Once the human person has reached its final stage, an understanding and embracing of the imagination, Sayers argued, he can pursue the Quadrivium.
Western civilization, however, of 1947, as mentioned above, had already overused its inheritance of the liberal arts. “And today a great number—perhaps the majority—of the men and women who handle our affairs, write our blogs and our newspapers, carry out research, present our plays and our films, speak from our platforms and pulpits—yes, who educate our young people, have never, even in a lingering traditional memory, undergone the scholastic discipline.”
Sayers article brings me back to the question that has been debated for the last month on the Imaginative Conservative, the question of hope and our future. Twenty, perhaps even ten, years ago, I and anyone reading this blog would have despaired at the state of American education. Catholic schools had been ignoring Latin since Vatican II and, equally heinous, had been replacing the study of the saints with environmentally-friendly messages.
Even worse, public schools barely taught anything at all and, yet, held the world of the young in its iron fist.
Today, however, education has become decentralized in the best sense—classical schools, private schools, home schools, and public schools are all competing for students. In this competition, numerous innovations have emerged and many persons—albeit, still a small minority—are more educated than most American children have been in generations. I see the advantages of such educational competition day in and day out at my liberal arts college, Hillsdale. Our best students—and they are legion here—know how to think and, equally important, they know how to read. Not surprisingly, they love books, myth, poetry, history, and all that is humane.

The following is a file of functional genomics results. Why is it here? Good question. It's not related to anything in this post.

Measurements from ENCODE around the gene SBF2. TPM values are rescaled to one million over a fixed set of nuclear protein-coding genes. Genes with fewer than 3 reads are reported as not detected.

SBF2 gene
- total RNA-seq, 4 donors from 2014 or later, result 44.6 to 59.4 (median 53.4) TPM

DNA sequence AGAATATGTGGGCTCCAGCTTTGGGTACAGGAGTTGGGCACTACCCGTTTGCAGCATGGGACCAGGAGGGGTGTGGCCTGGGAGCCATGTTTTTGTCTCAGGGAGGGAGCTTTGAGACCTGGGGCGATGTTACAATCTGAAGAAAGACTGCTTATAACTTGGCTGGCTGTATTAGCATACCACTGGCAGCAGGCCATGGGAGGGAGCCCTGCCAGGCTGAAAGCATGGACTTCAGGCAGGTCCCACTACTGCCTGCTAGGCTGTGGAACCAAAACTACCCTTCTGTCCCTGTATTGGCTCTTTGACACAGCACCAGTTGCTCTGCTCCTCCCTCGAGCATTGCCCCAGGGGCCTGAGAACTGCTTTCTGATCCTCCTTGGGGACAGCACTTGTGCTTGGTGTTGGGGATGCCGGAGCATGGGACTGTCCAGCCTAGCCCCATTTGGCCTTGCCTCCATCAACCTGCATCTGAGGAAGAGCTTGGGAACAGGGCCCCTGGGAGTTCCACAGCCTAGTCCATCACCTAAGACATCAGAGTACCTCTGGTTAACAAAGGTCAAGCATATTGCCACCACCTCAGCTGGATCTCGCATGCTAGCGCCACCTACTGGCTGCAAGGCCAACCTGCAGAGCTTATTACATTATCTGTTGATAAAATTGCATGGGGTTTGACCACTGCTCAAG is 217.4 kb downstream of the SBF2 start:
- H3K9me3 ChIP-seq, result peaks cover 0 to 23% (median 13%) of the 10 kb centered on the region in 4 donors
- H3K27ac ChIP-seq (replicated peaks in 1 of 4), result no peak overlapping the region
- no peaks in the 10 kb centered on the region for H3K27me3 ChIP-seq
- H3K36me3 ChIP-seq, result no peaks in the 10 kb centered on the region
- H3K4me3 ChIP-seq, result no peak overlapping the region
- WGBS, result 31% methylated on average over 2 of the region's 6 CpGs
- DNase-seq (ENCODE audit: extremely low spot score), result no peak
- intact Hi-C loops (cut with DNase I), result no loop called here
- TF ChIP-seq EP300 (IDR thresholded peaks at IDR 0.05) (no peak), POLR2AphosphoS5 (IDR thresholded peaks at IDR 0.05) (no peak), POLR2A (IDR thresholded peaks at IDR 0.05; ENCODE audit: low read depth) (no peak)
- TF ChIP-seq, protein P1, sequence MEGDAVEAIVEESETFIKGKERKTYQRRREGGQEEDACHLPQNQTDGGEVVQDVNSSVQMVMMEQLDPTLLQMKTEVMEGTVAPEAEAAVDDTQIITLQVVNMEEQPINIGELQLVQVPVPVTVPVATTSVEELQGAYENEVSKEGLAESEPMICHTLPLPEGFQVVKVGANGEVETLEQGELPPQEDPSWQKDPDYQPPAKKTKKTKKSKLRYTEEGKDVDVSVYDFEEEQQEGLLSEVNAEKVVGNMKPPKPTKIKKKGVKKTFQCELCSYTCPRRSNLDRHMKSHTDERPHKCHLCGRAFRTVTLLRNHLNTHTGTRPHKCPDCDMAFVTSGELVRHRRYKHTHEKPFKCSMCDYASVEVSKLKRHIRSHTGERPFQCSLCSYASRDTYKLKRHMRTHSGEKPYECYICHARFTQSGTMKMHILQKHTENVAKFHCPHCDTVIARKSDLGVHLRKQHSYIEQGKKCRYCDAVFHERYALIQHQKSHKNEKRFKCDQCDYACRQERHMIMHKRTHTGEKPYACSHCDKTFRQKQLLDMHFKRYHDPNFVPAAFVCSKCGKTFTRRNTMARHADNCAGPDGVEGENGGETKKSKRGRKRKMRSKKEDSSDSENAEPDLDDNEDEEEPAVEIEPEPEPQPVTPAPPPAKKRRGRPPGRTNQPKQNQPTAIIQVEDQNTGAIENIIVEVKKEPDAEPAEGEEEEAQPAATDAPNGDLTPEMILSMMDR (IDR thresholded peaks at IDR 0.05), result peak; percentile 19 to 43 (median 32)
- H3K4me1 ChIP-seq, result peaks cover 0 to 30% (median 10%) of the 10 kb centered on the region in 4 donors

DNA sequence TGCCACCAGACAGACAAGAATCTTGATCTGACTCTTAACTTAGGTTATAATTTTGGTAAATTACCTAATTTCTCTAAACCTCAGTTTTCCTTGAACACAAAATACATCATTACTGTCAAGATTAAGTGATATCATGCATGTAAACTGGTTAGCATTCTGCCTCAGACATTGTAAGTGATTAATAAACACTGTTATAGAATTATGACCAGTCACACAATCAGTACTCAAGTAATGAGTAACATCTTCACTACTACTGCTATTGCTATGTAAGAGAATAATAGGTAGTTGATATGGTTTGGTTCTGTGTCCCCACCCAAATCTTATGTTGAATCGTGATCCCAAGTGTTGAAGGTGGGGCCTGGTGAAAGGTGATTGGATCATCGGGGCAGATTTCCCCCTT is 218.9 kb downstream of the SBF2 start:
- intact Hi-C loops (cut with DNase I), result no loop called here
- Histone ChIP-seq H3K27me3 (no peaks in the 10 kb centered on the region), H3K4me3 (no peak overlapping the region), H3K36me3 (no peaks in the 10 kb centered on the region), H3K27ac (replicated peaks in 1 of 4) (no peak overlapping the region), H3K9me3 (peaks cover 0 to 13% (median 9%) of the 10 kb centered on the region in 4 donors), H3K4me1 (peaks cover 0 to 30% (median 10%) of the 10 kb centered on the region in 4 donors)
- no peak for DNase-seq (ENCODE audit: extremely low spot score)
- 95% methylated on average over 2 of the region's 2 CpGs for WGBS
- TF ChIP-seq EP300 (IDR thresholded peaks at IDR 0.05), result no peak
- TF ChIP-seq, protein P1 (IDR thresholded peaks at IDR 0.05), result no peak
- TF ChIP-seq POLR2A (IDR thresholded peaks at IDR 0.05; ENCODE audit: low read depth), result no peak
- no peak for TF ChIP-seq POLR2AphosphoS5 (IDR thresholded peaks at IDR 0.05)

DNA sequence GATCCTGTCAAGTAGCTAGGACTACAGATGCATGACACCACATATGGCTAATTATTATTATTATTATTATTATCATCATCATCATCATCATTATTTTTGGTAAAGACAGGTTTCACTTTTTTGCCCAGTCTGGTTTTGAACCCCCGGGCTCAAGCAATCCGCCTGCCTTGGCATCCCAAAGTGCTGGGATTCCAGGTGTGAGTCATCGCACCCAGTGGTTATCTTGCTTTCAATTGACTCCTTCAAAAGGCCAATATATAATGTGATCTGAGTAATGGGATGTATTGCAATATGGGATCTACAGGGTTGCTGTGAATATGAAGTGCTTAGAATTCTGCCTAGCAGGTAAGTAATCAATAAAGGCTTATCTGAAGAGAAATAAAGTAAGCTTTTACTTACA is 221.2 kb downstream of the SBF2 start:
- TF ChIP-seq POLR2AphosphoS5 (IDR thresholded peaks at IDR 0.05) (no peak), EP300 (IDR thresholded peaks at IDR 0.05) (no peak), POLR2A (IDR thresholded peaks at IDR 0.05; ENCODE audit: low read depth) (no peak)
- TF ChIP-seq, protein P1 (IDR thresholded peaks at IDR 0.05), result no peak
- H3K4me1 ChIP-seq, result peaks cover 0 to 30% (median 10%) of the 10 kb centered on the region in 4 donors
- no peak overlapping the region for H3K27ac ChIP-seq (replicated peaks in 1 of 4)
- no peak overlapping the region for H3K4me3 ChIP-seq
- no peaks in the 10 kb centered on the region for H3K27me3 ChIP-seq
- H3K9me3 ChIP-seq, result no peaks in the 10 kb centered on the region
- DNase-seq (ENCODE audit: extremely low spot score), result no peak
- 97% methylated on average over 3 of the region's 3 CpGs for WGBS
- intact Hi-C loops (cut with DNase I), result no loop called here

In this movement, I see one of the greatest hopes of this republic. After all, what is the purpose of a liberal education but to liberate us from the things of this world, to make us free in our souls, to release the power of our intellect and our imagination, and to make us slaves to no man—even if held in physical bondage.
On this, perhaps, we can reshape and unite all aspects of the right. Perhaps, on this, Albert Jay Nock and Russell Kirk can stand shoulder to shoulder.
Perhaps, on this, Jim Otteson and Winston Eliot can do the same.